File:  [NetBSD Developer Wiki] / wikisrc / users / jdf.mdwn
Revision 1.32: download - view: text, annotated - select for diffs
Thu Mar 14 23:20:58 2013 UTC (6 years, 11 months ago) by jdf
Branches: MAIN
CVS tags: HEAD
Remove section about moving the guide.

    1: **Contents**
    2: 
    3: [[!toc levels=2 ]]
    4: 
    5: # jdf's wiki page
    6: 
    7: Note: This is not what I'm really working on, it's just a place to gather some 
    8: notes I took about some topics.
    9: 
   10: ## The new NetBSD guide
   11: 
   12: The NetBSD guide, as well as its contents, is outdated. Of course there's 
   13: current documentation as well in it, but many parts of it are outdated.
   14: The question is: What is the future of the NetBSD guide?
   15: 
   16: Should we continue having something ordered by *book chapters*? Or should we 
   17: make it completely unordered with many howtos inside a wiki, which is also 
   18: printable, but not in a useful order?
   19: 
   20: In my opinion, we should continue having a set of articles where the basic 
   21: subsystems of NetBSD are explained, but in the wiki. It shouldn't be too 
   22: difficult to create a book from that if you want to.
   23: From all these subsystems, imho, the following topics should be covered:
   24: 
   25: System basics:
   26: 
   27:  * Installation
   28:  * Security (CGD, PGP, veriexec, PAM)
   29:  * Disk handling (GPT, disklabel, MBR), creating filesystems, handling USB 
   30:    flashdrives, automounting, CDs
   31:  * RAIDs with raidframe
   32:  * LVM
   33:  * Audio setup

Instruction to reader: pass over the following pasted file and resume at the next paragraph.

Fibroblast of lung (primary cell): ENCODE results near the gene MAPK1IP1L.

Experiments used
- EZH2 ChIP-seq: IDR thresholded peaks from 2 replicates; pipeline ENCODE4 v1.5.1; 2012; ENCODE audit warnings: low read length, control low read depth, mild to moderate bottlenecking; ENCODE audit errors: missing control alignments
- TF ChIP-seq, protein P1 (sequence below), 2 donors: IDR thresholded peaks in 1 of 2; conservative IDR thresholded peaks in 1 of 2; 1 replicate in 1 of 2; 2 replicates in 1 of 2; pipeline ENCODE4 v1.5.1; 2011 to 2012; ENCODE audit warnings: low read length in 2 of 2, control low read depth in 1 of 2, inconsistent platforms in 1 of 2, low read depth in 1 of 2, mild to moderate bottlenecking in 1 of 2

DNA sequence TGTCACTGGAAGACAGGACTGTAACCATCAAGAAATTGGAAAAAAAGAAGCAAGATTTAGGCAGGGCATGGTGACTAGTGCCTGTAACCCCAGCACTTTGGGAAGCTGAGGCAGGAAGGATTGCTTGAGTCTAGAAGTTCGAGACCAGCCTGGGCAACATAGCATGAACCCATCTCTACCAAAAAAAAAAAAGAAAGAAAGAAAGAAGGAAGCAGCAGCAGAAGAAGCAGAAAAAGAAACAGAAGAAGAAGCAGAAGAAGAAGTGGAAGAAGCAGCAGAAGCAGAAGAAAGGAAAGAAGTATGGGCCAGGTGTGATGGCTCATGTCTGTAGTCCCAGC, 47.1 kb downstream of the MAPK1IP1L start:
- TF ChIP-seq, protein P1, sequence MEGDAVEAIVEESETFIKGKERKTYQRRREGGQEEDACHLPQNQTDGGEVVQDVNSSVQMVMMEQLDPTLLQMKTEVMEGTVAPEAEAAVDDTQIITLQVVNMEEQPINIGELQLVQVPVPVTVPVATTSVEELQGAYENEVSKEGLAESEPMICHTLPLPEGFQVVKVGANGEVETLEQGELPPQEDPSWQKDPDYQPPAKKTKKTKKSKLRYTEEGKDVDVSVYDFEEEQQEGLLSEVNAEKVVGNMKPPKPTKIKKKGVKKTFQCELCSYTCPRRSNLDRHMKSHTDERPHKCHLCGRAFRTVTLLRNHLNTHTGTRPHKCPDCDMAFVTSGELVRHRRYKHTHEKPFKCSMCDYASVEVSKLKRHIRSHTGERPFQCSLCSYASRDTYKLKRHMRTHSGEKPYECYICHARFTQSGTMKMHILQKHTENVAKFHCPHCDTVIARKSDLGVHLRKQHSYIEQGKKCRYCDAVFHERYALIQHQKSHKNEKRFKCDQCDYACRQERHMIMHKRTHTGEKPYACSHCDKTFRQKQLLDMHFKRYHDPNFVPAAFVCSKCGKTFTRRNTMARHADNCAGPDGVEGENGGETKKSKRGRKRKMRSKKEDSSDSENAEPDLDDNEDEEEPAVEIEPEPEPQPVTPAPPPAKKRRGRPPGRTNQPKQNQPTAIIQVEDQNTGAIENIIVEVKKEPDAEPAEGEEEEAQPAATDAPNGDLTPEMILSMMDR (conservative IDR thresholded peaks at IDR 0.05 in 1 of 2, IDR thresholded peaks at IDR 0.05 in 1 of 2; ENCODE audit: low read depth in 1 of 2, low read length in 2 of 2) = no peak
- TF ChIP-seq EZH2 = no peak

34:  * Keeping a NetBSD installation up-to-date
   35:  * The rc system, as compared to systemd and SysV
   36:  * Editing with vi
   37:  * X setup, graphics drivers, console drivers
   38:  * Backups with dump/restore and other options
   39:  * Printing (with cups?)
   40: 
   41: Networking:
   42: 
   43:  * Basic network setup
   44:  * inetd setup
   45:  * Bluetooth
   46:  * DNS server setup and related issues
   47:  * Firewalling (describing *all* or linking guide of others)
   48: 
   49: Building NetBSD:
   50: 
   51:  * Building the system with `build.sh`
   52:  * Configuring the kernel
   53:  * Fetching sources, staying -current
   54: 
   55: Using extra packages:
   56: 
   57:  * Emulating Linux
   58:  * Using pkgsrc
   59:  * Using binary packages, using pkgin
   60:  * Installing a desktop environment
   61:  * Things to remember (e.g., no mplayer)
   62: 
   63: ## NetBSD flavoured
   64: 
   65: Currently, NetBSD is a very generic operating system, leaving almost all
   66: choices up to the user. While some consider this a strength, and it
   67: definitely is for people who know what they're doing, it's an obstacle for
   68: people who then have to setup *everything* by hand.
   69: